The only quibble I have with Hans Neumann's book is that apparently Joseph Kohout did not edit the manuscript. Neumann's rendition of the horrors witnessed and experienced by Joseph Kohout seems all too matter-of-fact ... Neumann's version lacks a certain force of "I was there This is what I saw and experienced, and this is how those things affected me."
  Rood | Mar 11, 2021 |
I can appreciate this work, but I alternate in thinking it needed to be longer. But this does tell the story of one particular gentleman who was in a camp because he was gay. He had it better than most that is for sure, or at least what I have heard. ( )
1 ääni melsmarsh | Jun 15, 2020 |
This is a recent translation of a book which is a statement of a homosexual man who was sent to the concentration camps during the Second World War, as told to another person.

It is very well written, contains much information on the day-to-day life of "the men wearing pink triangles" - the pink triangle symbolising that the wearer is homosexual - in a concentration camp.

Being homosexual, they were considered as bad as Jews and Romani people, and even worse than the pedofiles and convicted criminals (not that being convicted during the nazi regime actually meant something).

All in all: naturally very upsetting, but not written as a scare tactic, but very upfront. The afterword is especially interesting, while Jonas Gardell's self-serving foreword is quite bad. ( )
1 ääni pivic | Mar 20, 2020 |
Review to come. ( )
1 ääni | lydia1879 | Feb 1, 2020 |
Sometimes there are books that as you read them that you can't stop yourself from crying because they are a truth that one can't fathom within themselves. This was one of those books. A gay survivor of a concentration camp tells his story to Heinz Heger, but only under the pretenses that he remains anonymous. Through this story we discover the life of a pink triangle (gay male) in the concentration camp. We are drawn into this story in a profound way because we see the survival techniques that the man had to use to survive throughout his years in the camps. He had to resort to things that he never thought he would have to do in his life, but he did them because life was that important to him (which it is for almost everyone).

While there is one graphic scene (involving a camp guard getting pleasure from the whipping of prisoners) the majority of the book opens up the doors of the workings of the concentration camps. You learn the chain of command and the inner workings in a way that many other books about the Holocaust simply do not do. It also shows you the world that these men with the pink triangle found themselves in and how they were treated worse than many of the other people because of their homosexuality. This book has so much that one can take from it that it is a bit overwhelming, but when you close the book you will be better off for doing so. It can help you understand why hatred for this particular group still exists even in our modern society, but why we need to learn not to be so hateful. ( )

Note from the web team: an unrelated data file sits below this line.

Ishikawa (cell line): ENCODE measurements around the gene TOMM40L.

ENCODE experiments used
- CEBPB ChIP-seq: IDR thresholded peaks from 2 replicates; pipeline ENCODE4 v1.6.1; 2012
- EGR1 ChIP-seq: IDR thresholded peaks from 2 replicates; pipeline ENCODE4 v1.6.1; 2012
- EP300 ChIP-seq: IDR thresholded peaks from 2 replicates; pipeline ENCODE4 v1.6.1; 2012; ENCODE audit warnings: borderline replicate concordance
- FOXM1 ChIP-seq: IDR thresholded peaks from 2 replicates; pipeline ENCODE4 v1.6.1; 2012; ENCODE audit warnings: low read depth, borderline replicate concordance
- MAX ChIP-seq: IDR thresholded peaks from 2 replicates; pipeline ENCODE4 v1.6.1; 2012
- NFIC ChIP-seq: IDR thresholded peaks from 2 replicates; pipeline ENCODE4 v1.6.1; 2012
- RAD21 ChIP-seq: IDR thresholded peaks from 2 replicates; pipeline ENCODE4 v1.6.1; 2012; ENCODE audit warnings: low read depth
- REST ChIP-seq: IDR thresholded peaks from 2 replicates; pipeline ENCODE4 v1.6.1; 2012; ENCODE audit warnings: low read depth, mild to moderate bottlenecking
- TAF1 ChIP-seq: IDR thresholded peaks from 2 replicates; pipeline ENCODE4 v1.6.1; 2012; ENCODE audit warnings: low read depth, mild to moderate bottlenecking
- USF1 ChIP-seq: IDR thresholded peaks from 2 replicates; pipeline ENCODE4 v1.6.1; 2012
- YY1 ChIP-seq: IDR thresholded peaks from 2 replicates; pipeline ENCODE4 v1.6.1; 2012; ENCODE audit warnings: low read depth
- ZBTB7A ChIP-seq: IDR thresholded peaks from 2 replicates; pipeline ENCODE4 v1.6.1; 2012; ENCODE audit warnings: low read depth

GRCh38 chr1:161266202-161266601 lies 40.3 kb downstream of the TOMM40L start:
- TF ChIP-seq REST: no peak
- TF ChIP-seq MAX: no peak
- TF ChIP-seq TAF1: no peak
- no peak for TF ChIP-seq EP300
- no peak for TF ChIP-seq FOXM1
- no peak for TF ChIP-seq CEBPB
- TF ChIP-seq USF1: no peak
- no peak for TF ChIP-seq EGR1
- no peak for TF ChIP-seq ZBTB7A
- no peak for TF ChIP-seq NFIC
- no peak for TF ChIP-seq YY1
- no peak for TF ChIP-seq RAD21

1 ääni SoulFlower1981 | Jan 20, 2016 |
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» Lisää muita tekijöitä (13 mahdollista)

Tekijän nimiRooliTekijän tyyppiKoskeeko teosta?Tila
Heinz Hegerensisijainen tekijäkaikki painoksetlaskettu
Fernbach, DavidKääntäjämuu tekijäeräät painoksetvahvistettu
明子, 伊藤Kääntäjämuu tekijäeräät painoksetvahvistettu

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Englanninkielinen Wikipedia (1)

The first, and still the best known, testimony by a gay survivor of the Nazi concentration camps translated into English, this harrowing autobiography opened new doors onto the understanding of homosexuality and the Holocaust when it was first published in 1980 by Gay Men's Press.The Men with the Pink Triangle has been translated into several languages, with a second edition published in 1994 by Alyson Books. Heger's book also inspired the 1979 play Bent by Martin Sherman, which became the 1997 movie of the same name, directed by Sean Mathias.